I'm still puzzled then because I'm only shooting in RAW so I should be able to make the change to embedded. Not sure if the files are DNG. Anyway, thanks for the help and I'll keep fiddling with it.
05-27-2012, 04:35 PM   #22
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Antifreez, where you have "Matrix", I have "adobe standard" and using that drop down box, I can either choose it or "embedded".
I do not have a "Matrix" option".
Here is some rather dated info, but this may be your problem.
http://labs.adobe.com/wiki/index.php/DNG_Profiles:FAQ#WhatIsTheMatrix
When I go to the profile pop-up menu, I only see a profile called "Matrix." What is this?
If Camera Raw/Lightroom cannot find any external profiles for a camera newly supported in CR 5.2 and LR 2.2, it will show you a baseline profile titled Matrix which is similar in color rendering to our legacy profiles (e.g., named ACR 4.4). By default, when external profiles are available (such as the default Adobe Standardprofile), the Matrix baseline profile is hidden.

OK5

Last edited by OK5; 05-27-2012 at 05:12 PM.
05-27-2012, 05:32 PM   #23
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QuoteOriginally posted by OK5 Quote
Antifreez, where you have "Matrix", I have "adobe standard" and using that drop down box, I can either choose it or "embedded".
I do not have a "Matrix" option".
Here is some rather dated info, but this may be your problem.
DNG Profiles:FAQ - Adobe Labs
When I go to the profile pop-up menu, I only see a profile called "Matrix." What is this?
If Camera Raw/Lightroom cannot find any external profiles for a camera newly supported in CR 5.2 and LR 2.2, it will show you a baseline profile titled Matrix which is similar in color rendering to our legacy profiles (e.g., named ACR 4.4). By default, when external profiles are available (such as the default Adobe Standardprofile), the Matrix baseline profile is hidden.

OK5
This is interesting OK5, thank you for doing this research.

Does LR have a profile for the K5 and, if so, can anyone tell me how to set this up?

05-27-2012, 06:23 PM   #24
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I believe you need to update to this if you haven't done so already.
Adobe - Adobe Camera Raw and DNG Converter : For Windows : Adobe DNG Converter 6.3 update

OK5
05-27-2012, 07:24 PM   #25
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It looks to me like the red channel is completely blown (overexposed), at least in these jpgs. It *may* be recoverable in the RAW file, but maybe not.

Red flowers (well, basically any red subject) is hard to shoot properly, as the red channel has a tendency to be overexposed easily, and often it will not be apparent in the global in-camera histogram.
05-27-2012, 07:30 PM   #26
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QuoteOriginally posted by Anvh Quote
Well if we look at the basic the sensor only measure luminance and nothing more... but what i was suggesting is that the colorspace of RAW is not defined by a standard.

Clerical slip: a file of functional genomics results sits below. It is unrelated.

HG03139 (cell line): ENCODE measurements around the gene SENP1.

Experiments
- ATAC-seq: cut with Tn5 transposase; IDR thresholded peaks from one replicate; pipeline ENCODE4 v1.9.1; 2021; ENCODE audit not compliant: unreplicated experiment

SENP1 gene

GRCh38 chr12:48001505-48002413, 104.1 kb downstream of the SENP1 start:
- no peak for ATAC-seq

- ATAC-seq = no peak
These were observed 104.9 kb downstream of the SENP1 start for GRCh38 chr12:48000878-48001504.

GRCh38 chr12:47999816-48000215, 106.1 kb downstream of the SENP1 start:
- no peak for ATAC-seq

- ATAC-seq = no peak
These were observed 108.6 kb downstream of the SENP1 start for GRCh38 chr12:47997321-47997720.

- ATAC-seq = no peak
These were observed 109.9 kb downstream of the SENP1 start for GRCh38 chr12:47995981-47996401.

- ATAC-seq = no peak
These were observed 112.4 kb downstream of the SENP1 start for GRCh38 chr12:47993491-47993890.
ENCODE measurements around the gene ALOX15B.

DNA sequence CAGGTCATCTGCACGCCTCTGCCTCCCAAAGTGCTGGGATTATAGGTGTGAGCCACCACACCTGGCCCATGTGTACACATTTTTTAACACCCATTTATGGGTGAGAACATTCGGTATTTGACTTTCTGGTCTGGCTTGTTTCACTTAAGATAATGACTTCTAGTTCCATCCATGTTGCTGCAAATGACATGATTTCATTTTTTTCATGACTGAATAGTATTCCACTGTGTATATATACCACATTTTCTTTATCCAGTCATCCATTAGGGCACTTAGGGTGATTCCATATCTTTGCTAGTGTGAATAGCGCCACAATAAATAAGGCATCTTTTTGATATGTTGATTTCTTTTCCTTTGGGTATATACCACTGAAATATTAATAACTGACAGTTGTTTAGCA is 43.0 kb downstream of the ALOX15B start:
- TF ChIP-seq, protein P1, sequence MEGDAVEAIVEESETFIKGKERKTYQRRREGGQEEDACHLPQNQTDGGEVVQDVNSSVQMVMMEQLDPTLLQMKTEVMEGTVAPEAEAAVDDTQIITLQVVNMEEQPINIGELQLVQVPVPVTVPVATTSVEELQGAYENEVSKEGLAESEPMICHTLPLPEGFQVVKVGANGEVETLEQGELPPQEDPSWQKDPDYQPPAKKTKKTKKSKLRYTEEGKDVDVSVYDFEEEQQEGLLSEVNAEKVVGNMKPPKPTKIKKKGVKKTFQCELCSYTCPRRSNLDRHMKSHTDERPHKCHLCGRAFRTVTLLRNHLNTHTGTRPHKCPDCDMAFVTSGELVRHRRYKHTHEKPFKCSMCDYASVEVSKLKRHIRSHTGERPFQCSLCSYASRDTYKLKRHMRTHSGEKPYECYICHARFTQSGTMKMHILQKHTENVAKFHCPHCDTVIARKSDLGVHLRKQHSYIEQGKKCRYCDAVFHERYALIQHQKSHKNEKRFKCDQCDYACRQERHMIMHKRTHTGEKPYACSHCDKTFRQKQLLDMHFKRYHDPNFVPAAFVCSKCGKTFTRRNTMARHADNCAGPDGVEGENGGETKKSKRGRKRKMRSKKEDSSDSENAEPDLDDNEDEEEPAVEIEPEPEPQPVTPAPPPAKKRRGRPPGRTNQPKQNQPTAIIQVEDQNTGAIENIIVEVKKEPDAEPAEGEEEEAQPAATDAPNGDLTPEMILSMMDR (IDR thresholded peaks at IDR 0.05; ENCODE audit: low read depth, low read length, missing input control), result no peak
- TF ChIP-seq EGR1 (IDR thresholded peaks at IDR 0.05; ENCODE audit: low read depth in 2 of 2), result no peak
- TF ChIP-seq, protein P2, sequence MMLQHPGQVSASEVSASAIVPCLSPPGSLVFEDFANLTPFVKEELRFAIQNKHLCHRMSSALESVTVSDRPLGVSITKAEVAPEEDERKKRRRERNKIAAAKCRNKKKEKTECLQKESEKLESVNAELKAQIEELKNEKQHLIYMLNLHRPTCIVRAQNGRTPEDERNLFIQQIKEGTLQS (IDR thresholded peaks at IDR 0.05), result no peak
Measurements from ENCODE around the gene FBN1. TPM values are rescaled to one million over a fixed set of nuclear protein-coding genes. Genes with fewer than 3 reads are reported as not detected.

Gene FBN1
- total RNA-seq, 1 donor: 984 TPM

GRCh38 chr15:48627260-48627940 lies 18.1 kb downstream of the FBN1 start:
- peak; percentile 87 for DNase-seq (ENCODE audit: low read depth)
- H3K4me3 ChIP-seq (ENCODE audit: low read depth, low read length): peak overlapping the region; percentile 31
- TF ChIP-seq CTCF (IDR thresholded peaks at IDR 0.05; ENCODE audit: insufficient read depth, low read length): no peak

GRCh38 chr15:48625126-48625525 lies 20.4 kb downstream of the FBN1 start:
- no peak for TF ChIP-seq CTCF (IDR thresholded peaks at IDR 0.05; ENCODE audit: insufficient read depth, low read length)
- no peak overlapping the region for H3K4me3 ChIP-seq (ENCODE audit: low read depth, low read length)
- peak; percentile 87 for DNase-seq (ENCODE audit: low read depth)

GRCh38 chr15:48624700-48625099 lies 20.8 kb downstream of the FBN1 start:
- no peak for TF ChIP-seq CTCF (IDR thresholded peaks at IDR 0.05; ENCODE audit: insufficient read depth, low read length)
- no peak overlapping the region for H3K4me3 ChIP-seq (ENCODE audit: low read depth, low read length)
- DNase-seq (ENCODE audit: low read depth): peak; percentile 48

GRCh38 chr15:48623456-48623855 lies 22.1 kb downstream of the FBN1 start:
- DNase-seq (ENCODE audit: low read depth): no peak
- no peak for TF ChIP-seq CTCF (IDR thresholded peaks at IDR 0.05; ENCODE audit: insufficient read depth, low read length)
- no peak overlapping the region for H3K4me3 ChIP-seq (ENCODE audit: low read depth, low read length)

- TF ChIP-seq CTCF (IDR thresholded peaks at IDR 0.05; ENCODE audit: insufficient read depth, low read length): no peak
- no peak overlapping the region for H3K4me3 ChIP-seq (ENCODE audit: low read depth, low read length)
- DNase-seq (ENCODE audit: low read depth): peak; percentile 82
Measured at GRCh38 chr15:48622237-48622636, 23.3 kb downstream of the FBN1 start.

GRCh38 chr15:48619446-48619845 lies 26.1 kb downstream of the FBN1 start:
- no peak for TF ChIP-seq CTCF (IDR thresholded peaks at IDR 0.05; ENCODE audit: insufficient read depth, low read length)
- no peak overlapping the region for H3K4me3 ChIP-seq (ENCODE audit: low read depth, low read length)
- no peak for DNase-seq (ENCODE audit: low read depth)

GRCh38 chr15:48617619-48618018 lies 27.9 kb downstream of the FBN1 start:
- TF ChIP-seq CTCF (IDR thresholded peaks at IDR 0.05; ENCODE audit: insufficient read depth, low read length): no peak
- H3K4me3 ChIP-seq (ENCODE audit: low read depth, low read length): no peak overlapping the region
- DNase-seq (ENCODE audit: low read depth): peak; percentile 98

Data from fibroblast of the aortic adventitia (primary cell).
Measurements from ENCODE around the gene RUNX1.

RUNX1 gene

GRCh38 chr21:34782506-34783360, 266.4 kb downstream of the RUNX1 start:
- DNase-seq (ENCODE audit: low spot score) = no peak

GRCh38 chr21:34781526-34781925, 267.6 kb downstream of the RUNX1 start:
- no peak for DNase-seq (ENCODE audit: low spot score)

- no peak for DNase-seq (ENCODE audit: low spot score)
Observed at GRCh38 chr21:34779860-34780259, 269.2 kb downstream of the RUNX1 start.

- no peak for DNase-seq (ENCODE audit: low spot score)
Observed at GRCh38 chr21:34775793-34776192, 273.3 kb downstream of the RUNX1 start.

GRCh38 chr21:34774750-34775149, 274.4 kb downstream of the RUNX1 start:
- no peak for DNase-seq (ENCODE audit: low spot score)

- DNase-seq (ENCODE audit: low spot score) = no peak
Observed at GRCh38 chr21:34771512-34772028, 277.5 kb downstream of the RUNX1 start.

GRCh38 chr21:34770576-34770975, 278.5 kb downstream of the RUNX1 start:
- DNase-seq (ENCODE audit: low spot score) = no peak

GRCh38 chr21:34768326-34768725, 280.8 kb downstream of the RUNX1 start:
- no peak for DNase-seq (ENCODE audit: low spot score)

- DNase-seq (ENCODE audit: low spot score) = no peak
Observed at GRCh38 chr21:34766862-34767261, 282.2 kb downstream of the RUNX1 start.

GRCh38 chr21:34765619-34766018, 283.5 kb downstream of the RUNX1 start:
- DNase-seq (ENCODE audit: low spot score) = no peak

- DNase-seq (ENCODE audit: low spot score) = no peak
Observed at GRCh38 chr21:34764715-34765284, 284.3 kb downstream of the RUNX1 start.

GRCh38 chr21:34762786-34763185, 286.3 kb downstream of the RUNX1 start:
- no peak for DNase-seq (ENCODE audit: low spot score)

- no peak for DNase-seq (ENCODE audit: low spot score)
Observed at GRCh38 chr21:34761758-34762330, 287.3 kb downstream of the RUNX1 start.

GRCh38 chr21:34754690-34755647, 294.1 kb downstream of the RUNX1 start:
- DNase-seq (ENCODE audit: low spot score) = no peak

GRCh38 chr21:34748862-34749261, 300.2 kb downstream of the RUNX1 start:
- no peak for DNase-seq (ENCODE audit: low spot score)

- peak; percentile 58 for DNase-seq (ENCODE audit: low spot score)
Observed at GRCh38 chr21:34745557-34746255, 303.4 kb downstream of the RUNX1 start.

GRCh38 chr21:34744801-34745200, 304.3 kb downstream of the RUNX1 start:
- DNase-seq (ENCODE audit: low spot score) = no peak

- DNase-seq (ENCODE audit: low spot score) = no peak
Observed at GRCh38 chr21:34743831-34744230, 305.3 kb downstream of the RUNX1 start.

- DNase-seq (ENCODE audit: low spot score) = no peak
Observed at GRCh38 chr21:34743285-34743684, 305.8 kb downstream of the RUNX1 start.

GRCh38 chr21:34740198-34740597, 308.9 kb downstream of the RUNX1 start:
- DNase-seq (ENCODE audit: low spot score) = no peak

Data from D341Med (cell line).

You talk about RGB, that's only 1 of the possible combinations.
CMYK was wrong from my part, it should have been CYGM cyan, yellow, green and magenta and yes this filter is really in use in consumer cameras, some sony, canon and nikon cameras use it.
We have RGBE (e = emerald), RGBW, CMYW (w=white) are other examples, RGBW is something we have seen more of the last year not sure if the other 2 were ever used.

RAW simply store the luminance values for each of these colours separately and that's it.
RGBW, CMYW, etc. are examples in which false primaries are used. All colors in these color spaces fall within the RGB colorspace. The color space of RAW is not defined by an agreed-upon standard, but it is comprisd by RGB. So the color space of RAW is still RGB. I understand your point about the lack of standardization in RAW formats, I just think it's confusing to say that RAW has no color space, so I wanted to make it clear that RAW does, for all practical purposes, have a color space.
05-28-2012, 09:00 AM   #27
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QuoteOriginally posted by Designosophy Quote
RGBW, CMYW, etc. are examples in which false primaries are used. All colors in these color spaces fall within the RGB colorspace. The color space of RAW is not defined by an agreed-upon standard, but it is comprisd by RGB. So the color space of RAW is still RGB. I understand your point about the lack of standardization in RAW formats, I just think it's confusing to say that RAW has no color space, so I wanted to make it clear that RAW does, for all practical purposes, have a color space.
RAW does not fall back to RGB, it simply states the luminance for each colour it uses in the bayer filter.
So if they use CMYW then it would state the luminance of Cyan, Magenta, Yellow and White, it does not convert this information inside the camera/file to RGB.

Demosaicing is after al not done with the RAW file
05-28-2012, 12:58 PM   #28
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you clipped the red channel. learn to use the rgb histogram.
05-28-2012, 03:25 PM   #29
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QuoteOriginally posted by obxeye Quote
you clipped the red channel. learn to use the rgb histogram.
Doubt he did, if these were the default RAW files, he should easily be able to recover those
05-29-2012, 12:10 AM   #30
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As my opinion, K5 has too saturated with RED color.
So simple try this: reduce RED until you see it's natural.